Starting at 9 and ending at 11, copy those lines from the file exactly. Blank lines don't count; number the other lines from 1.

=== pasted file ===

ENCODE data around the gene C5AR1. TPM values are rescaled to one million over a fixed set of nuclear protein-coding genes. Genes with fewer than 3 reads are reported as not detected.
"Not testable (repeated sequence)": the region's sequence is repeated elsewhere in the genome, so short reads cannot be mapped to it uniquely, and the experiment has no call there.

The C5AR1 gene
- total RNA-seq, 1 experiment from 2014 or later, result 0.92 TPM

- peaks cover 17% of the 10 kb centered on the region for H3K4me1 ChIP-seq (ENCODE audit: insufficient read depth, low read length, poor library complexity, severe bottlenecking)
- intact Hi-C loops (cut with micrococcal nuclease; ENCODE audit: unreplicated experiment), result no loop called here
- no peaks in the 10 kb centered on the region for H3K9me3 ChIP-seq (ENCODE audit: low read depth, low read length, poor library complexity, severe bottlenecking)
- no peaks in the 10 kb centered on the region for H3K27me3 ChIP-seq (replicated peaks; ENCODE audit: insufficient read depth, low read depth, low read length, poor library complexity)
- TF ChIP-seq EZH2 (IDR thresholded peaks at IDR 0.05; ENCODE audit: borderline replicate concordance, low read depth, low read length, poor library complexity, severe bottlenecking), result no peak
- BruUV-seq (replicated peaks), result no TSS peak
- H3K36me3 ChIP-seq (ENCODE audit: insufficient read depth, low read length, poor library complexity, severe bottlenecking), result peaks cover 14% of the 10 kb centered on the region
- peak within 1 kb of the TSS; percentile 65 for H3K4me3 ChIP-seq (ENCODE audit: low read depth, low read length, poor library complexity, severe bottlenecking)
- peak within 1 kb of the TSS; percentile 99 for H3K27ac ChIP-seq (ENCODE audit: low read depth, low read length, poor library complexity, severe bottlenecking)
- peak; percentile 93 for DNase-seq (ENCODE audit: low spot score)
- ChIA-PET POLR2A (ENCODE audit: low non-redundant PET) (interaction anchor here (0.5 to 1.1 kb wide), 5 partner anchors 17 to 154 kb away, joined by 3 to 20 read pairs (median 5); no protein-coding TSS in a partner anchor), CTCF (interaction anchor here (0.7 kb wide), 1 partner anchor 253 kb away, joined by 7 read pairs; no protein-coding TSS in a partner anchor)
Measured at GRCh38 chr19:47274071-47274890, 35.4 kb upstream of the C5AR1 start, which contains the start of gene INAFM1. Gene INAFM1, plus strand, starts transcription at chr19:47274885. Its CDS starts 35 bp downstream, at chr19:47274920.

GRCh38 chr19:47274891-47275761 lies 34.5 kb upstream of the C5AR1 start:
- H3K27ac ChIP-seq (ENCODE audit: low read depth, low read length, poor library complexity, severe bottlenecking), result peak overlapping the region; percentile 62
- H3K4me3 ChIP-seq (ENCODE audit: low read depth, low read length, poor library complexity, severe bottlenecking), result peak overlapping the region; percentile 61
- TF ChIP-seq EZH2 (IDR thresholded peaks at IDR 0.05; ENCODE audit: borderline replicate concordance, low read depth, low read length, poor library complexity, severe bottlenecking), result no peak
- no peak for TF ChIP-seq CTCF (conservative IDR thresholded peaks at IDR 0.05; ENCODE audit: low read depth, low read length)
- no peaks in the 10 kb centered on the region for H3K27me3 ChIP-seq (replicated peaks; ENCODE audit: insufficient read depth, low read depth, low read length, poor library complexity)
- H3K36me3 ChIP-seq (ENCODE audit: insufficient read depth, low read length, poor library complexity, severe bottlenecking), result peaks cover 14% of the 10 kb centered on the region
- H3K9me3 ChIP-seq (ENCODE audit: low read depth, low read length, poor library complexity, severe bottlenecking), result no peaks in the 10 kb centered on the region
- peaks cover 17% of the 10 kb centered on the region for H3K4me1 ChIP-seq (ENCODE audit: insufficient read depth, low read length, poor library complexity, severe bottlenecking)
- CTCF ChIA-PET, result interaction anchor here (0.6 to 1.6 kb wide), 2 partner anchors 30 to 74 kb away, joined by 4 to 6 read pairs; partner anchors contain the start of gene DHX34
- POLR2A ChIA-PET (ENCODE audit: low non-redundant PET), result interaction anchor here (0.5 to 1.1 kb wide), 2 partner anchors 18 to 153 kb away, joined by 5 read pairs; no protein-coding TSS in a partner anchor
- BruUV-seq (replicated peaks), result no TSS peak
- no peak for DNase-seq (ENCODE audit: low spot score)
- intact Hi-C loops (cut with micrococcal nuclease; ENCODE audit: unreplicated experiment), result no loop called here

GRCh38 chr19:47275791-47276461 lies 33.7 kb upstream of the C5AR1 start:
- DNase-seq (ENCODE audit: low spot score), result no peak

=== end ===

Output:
- TF ChIP-seq EZH2 (IDR thresholded peaks at IDR 0.05; ENCODE audit: borderline replicate concordance, low read depth, low read length, poor library complexity, severe bottlenecking), result no peak
- BruUV-seq (replicated peaks), result no TSS peak
- H3K36me3 ChIP-seq (ENCODE audit: insufficient read depth, low read length, poor library complexity, severe bottlenecking), result peaks cover 14% of the 10 kb centered on the region